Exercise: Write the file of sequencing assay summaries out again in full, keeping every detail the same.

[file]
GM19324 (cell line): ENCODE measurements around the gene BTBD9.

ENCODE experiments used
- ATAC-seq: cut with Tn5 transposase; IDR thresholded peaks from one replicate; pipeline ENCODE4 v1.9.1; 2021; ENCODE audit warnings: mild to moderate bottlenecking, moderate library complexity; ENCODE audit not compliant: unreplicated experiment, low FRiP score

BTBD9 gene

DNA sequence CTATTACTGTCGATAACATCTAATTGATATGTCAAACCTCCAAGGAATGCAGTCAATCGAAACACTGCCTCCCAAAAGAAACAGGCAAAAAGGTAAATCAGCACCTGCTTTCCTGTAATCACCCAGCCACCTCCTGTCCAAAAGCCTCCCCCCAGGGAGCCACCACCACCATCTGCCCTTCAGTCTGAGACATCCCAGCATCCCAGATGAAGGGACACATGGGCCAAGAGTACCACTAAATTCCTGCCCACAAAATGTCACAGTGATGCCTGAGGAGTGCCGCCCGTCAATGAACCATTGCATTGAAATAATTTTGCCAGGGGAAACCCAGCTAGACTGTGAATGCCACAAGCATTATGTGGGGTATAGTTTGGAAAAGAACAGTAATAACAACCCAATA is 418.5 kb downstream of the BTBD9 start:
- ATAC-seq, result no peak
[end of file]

GM19324 (cell line): ENCODE measurements around the gene BTBD9.

ENCODE experiments used
- ATAC-seq: cut with Tn5 transposase; IDR thresholded peaks from one replicate; pipeline ENCODE4 v1.9.1; 2021; ENCODE audit warnings: mild to moderate bottlenecking, moderate library complexity; ENCODE audit not compliant: unreplicated experiment, low FRiP score

BTBD9 gene

DNA sequence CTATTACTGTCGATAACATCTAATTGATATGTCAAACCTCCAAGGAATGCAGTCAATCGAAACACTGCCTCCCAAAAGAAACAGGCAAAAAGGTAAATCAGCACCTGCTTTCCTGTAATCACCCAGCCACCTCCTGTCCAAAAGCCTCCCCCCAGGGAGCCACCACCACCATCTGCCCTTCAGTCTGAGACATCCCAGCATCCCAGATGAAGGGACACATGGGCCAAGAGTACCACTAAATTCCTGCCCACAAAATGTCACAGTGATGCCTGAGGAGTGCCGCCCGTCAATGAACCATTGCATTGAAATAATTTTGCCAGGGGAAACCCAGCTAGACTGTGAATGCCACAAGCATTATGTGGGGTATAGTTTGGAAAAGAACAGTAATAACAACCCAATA is 418.5 kb downstream of the BTBD9 start:
- ATAC-seq, result no peak